About Mandela House Museum

Nelson Mandela's humble house in Orlando West, Soweto, now called the Mandela Family Museum, is an interesting stopover for those keen to imbibe a slice of authentic history on the world's most famous former prisoner.

8115 Vilakazi Street, Orlando West in Soweto is known to many simply as Mandela House. It was where Nelson Mandela lived between 1946 and 1962. The house is a humble abode of four inter-leading rooms that today contain a collection of memorabilia, paintings and photographs of the Mandela family. Even a pair of Mandela's old boots lie on a shelf for display – insight into the man the country fondly called Tata (father). For today the house functions as a museum.

Did you know? Mandela describes in his The Long Walk to Freedom, how he knew that he had finally left prison when he returned here with his wife Winnie, for it was 'the place marked with an X in my mental geography'.

A red-brick 'matchbox' house built in 1945, bullet holes are still in evidence in the walls, as are scorch marks from petrol bombs thrown at the house whilst Mandela was in prison. He chose to return here despite having built a new home a little farther away in the interim, because this home was 'the house of his memories'.

Just up the road from this museum, is another famous house. Desmond Tutu also lives in Vilakazi Street. Around the corner is the Hector Pieterson Memorial, for it was here that the 1976 students' uprising began. Even closer to the Mandela home is the actual spot where Pieterson fell.

Mandela handed the house to the Soweto Heritage Trust, after divorcing Winnie Madikizela-Mandela. She, however, refused to relinquish it. Instead she turned it into the Mandela Family Museum and started a restaurant and pub across the road. The house was declared a national heritage site in 1999, and was again placed in the hands of the Soweto Heritage Trust. It has since been refurbished and renovated and includes a visitors' centre and various exhibits.

Some History about the Mandela Family Museum

The museum, a house comprising four inter-leading rooms, contains a rather higgledy-piggledy assortment of memorabilia, paintings and photographs of the Mandela family as well as a collection of honorary doctorates bestowed on Nelson Mandela from universities and institutions around the world. There's also a boxing belt from Sugar Ray Leonard, a multi-coloured cloak presented to the former president and a row of his old boots.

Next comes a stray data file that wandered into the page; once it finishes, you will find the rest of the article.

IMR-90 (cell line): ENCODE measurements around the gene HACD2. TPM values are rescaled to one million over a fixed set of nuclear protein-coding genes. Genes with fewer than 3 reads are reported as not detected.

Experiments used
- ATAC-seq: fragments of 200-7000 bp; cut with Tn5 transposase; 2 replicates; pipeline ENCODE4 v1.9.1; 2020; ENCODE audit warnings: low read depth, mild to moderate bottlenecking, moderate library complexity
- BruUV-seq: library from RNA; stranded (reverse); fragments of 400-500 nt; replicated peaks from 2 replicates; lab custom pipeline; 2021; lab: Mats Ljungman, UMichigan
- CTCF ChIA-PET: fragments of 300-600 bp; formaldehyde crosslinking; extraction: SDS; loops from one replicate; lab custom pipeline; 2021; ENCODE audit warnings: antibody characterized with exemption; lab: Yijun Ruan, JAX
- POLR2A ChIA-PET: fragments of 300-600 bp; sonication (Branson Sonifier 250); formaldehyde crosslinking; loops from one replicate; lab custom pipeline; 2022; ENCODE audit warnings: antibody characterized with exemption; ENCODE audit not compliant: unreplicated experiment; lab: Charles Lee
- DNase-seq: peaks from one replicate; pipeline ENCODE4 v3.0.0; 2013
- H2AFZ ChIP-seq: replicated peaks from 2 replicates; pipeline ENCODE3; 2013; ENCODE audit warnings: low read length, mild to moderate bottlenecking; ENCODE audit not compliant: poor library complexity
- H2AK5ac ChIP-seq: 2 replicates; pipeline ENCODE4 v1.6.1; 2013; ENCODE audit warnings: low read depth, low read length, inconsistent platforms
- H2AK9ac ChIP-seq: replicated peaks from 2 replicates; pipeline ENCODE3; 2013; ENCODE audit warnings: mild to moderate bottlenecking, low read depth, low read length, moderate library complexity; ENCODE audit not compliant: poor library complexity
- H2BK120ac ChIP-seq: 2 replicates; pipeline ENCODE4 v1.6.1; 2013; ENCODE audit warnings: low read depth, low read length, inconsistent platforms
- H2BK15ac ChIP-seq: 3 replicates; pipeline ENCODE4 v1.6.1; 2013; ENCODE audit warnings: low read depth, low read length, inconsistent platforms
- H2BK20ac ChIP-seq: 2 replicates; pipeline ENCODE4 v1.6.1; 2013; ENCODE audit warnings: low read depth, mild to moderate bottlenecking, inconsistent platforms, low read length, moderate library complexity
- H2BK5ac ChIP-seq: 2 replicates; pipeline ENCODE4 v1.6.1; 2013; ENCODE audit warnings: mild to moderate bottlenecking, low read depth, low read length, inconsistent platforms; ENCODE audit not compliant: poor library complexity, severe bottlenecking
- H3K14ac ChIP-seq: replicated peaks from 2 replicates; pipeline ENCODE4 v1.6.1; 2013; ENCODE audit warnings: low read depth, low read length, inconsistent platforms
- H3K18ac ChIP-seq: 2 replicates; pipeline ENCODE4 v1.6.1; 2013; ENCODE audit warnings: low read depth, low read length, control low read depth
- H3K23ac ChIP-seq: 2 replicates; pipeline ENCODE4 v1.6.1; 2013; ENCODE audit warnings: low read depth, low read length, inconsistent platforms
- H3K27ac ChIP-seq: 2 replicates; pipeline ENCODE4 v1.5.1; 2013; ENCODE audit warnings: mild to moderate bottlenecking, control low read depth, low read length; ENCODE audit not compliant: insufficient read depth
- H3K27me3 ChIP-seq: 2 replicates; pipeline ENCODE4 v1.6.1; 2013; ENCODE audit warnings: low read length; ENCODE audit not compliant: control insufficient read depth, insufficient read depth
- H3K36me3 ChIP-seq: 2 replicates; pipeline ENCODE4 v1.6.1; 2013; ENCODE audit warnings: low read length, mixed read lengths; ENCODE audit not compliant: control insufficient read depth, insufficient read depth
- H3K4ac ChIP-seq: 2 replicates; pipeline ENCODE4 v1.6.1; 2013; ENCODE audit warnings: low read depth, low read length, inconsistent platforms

The matchbox home, at 8115 Ngakane Street, was Mandela's first house. He moved there with his first wife Evelyn Ntoko Mase in 1946. After their divorce in 1957, she moved out. When Mandela married Winnie Madikizela in 1958, she joined him at the Soweto home. However, during the ensuing years when his life as a freedom fighter was all-consuming, Mandela seldom stayed there. He was the "Black Pimpernel", living life on the run, until his arrest and imprisonment in 1962.

Madikizela-Mandela continued to live in the tiny house with her two daughters, Zeni and Zinzi, while Mandela was in jail. The house was petrol bombed and set alight several times during this time. When he was released, Mandela refused to move to the more opulent home (also in Orlando West) that Madikizela-Mandela had built during his incarceration. He wanted only to return to the house of his memories. However, after his release, he stayed there for a mere 11 days, as he was moved around from one location to the next until he settled into his Houghton residence.

Mandela separated from Madikizela-Mandela in 1992 and the couple were divorced in 1996. But, although her ex-husband handed the house to the Soweto Heritage Trust, Madikizela-Mandela refused to relinquish it. Instead she turned it into the Mandela Family Museum and set up a pub and restaurant across the road. During the inauguration of the museum, where bottles of "Mandela garden soil" were sold, Madikizela-Mandela said: "A lot of history was made here. This is where the 1976 students' uprising began, where the youth leadership met to change the face of South Africa."

Need to Know

WhereMandela House Museum, 8115 Vilakazi Street, Orlando West, Soweto, Johannesburg, South Africa

WhenThe museum is open daily from 09h00 to 17h00.
The museum is closed only on Good Friday and Christmas Day.

Telephone+27 (0)11 936-7754

OvernightStay in Soweto Accommodation, Gauteng

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Nelson Mandela

Fascinated with Past President Nelson Rolihlahla Mandela? Nelson Mandela is one of the world's most remarkable leaders. Find out more about his past and his impact on South Africa's present and future, and follow in his footsteps with our curated Mandela Route of South Africa.

A Tribute to Nelson Mandela

The Mandela Route

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